In addition to the impressively narrated spoken-word, Baughman provides uplifting passages of melodic singing, which provides a welcome contrast and merges brilliantly with the instrumentals that simmer underneath with ambient atmosphere. ‘Home’ is a rousing introduction to September Stories’ upcoming album ‘This House Was Never a Home’, due for release on April 28th.

Since the release of their excellent debut EP ‘Inhale, Exhale’ in 2016, I’ve been hotly anticipating more music from Donnie Willow. ‘Blessed Company’ takes all the chaos and melody that the Glaswegian three-piece created across the whole of their previous record and slams it together into one masterfully dynamic, hugely addictive slab of mathy-alternative rock.

Even though influences from Deftones, to Arcane Roots to TTNG might sound eclectic, you can genuinely hear fragments of each running through the band’s sound. Massive riffs, interesting time signatures, anthemic choruses: the band’s previous record contained it all and based on ‘Blessed Company’ the band have not only brought all of these elements back to the table, they’ve turned up the intensity as well.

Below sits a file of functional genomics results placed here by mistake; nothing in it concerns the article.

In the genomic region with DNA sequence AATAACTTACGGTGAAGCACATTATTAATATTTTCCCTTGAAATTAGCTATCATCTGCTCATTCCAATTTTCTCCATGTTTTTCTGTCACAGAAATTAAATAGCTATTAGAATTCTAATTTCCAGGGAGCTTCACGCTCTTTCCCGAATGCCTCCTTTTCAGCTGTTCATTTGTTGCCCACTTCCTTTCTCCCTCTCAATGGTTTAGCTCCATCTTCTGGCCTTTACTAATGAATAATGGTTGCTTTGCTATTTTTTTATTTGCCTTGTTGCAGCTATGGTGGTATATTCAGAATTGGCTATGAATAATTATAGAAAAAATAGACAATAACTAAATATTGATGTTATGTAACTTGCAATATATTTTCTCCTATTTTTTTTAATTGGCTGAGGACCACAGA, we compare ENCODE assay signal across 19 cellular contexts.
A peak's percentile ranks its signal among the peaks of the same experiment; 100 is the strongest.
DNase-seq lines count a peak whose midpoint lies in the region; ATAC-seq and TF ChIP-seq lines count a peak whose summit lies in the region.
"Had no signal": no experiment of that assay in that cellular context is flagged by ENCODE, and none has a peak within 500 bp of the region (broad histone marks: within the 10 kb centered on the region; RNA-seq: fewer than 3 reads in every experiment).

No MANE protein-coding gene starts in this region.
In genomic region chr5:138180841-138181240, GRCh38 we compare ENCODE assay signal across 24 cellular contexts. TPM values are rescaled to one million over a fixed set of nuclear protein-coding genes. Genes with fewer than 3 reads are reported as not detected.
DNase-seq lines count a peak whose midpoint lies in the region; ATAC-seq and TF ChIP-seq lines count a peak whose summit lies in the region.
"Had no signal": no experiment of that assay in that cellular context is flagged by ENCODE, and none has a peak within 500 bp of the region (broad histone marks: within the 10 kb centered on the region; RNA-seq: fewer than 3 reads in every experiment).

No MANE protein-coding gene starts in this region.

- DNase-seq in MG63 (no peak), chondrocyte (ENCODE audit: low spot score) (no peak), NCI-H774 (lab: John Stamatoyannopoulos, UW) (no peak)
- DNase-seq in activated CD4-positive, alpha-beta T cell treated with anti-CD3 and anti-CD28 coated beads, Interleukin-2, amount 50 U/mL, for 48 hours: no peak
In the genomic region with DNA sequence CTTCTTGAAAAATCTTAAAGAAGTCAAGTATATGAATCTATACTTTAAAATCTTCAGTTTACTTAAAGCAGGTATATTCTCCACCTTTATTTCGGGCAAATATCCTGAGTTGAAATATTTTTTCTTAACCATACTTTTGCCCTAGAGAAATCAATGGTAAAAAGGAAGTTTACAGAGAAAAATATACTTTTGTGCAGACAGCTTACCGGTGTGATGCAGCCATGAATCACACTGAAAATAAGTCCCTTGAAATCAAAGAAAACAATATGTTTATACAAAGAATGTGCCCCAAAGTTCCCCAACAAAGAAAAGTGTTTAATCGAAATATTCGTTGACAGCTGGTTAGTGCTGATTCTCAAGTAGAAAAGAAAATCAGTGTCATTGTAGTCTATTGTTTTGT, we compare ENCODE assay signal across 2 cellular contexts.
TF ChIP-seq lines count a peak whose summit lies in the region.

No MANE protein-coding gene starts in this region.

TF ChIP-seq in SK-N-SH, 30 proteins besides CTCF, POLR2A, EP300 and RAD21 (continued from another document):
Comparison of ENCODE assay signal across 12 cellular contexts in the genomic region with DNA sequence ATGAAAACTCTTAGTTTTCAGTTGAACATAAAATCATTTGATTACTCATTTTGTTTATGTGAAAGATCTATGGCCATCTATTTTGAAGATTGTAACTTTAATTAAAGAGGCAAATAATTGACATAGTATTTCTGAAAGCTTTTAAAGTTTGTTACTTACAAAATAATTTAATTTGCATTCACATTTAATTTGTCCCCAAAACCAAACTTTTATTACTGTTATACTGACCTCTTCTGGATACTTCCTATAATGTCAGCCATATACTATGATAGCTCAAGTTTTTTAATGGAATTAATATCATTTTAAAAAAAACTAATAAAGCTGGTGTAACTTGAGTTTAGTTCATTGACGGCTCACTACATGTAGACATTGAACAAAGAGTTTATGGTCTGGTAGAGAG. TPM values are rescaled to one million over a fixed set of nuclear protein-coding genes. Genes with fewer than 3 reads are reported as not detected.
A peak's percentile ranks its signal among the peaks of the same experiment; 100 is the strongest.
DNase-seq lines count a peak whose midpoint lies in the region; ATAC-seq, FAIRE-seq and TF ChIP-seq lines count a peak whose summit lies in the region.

Happily, Donnie Willow’s unique sound has attracted the attention of Sunbird Records and the band will be releasing their new EP ‘Exhibition’ on June 9 through the label.

I loved being schooled in the art of melody and Tidelines have all the credentials to teach it beautifully. ‘Shelter’ oozes with ambience, bringing the likes of Saosin, Circa Survive and Secret and Whisper to mind, thanks to the combination of wonderfully composed vocals and intricately atmospheric musicianship.

The vocals ride the crest of the instrumentals, always resting just above to emphasise the underlying melody but never dominating them for their own purpose. To some this might make the vocals too passive, but for me this convergence of ambient guitars and vocals creates a dream-like quality that’s addictive and moving. The floating, precisely selected vocal arrangements, wrap me in warm, comforting hugs that I don’t want to escape from. Tidelines’ self-titled debut album will be released on April 28 and comes filled with more of this ambient, alternative brilliance.